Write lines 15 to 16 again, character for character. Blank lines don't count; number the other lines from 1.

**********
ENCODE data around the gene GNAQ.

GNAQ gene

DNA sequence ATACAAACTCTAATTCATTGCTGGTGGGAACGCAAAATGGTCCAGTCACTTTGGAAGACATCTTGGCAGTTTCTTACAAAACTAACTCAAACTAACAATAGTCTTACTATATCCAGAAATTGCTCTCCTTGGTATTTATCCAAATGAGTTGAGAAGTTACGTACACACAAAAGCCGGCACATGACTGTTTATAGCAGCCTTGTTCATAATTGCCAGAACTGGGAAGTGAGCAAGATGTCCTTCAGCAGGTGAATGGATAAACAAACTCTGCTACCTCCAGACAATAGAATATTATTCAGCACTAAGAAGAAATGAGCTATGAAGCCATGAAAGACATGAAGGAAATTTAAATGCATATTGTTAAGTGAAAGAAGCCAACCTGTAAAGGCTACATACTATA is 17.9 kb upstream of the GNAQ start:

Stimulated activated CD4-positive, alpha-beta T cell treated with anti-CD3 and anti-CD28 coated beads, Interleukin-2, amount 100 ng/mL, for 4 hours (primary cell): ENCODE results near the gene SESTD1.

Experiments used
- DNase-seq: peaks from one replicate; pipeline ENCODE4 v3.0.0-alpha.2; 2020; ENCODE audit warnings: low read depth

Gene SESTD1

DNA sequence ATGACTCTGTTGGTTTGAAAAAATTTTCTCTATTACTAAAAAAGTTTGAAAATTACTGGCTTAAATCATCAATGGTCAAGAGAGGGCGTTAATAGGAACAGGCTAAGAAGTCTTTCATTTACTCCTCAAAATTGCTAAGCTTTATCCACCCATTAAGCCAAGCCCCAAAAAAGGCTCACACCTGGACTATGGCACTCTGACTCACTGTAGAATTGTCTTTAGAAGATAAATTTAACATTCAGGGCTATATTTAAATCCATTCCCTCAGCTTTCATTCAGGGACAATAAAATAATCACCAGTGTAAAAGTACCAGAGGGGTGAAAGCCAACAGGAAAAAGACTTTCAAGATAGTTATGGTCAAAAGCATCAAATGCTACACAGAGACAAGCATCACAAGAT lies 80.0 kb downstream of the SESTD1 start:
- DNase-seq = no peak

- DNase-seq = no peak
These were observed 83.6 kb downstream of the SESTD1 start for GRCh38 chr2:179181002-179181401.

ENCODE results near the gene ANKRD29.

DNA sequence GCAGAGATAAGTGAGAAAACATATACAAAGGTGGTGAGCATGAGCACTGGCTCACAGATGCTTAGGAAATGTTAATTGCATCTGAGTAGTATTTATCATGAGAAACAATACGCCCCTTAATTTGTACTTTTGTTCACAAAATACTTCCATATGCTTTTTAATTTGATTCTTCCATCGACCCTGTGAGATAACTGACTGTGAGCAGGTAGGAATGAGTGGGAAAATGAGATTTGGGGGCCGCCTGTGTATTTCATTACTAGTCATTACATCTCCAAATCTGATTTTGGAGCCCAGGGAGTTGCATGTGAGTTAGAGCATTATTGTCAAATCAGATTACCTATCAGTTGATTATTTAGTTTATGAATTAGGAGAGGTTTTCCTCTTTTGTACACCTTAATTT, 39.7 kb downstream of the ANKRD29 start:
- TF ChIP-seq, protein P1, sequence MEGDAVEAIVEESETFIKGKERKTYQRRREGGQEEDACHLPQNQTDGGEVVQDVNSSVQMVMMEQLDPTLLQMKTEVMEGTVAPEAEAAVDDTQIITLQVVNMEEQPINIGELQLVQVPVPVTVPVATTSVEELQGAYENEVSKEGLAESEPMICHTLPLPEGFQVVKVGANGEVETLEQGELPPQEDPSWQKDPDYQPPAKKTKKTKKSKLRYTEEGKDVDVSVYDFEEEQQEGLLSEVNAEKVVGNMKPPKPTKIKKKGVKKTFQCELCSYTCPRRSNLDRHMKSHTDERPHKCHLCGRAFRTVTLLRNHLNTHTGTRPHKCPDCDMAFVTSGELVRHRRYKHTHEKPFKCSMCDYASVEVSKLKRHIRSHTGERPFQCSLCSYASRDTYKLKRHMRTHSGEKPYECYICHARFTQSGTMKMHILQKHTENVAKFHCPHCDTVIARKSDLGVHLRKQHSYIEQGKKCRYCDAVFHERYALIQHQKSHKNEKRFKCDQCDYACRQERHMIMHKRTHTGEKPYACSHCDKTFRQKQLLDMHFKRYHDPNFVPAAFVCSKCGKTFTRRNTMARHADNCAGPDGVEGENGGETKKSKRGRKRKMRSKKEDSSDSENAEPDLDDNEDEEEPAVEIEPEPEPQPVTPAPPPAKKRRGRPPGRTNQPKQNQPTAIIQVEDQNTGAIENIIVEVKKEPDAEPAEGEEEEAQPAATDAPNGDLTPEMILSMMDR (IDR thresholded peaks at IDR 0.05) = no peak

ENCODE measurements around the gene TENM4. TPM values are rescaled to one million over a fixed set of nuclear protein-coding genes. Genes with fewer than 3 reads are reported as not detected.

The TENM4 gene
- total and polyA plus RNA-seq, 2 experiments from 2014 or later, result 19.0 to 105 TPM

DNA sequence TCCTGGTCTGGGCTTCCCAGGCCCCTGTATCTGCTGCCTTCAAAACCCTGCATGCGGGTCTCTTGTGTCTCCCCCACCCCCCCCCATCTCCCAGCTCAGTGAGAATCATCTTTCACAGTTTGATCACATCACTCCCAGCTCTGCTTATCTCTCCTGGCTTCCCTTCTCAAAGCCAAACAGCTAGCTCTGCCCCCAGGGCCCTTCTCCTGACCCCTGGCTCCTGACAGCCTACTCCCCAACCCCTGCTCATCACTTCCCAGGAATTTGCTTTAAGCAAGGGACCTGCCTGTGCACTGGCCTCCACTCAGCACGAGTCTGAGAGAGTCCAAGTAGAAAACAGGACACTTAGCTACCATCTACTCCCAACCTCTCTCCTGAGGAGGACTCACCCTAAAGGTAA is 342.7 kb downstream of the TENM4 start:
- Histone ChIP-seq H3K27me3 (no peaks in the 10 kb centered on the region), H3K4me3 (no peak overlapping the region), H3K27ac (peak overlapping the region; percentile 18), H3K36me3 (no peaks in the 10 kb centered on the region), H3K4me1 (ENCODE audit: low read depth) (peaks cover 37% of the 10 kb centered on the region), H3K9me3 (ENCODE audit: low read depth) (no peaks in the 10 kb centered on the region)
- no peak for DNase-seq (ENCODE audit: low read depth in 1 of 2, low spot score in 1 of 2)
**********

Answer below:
ENCODE measurements around the gene TENM4. TPM values are rescaled to one million over a fixed set of nuclear protein-coding genes. Genes with fewer than 3 reads are reported as not detected.

The TENM4 gene